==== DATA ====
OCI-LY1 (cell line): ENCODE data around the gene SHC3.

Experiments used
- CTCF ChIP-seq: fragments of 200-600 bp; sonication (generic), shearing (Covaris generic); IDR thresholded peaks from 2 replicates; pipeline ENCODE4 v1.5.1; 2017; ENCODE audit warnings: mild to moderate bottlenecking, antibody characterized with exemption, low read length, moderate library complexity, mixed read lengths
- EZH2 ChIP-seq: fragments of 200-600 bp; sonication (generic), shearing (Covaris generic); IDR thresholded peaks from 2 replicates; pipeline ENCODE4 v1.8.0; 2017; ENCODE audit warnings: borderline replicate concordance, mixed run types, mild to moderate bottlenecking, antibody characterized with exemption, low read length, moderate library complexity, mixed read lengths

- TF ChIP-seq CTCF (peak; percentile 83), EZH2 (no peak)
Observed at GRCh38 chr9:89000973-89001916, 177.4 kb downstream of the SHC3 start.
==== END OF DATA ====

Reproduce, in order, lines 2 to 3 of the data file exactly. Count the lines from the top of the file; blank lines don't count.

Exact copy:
Experiments used
- CTCF ChIP-seq: fragments of 200-600 bp; sonication (generic), shearing (Covaris generic); IDR thresholded peaks from 2 replicates; pipeline ENCODE4 v1.5.1; 2017; ENCODE audit warnings: mild to moderate bottlenecking, antibody characterized with exemption, low read length, moderate library complexity, mixed read lengths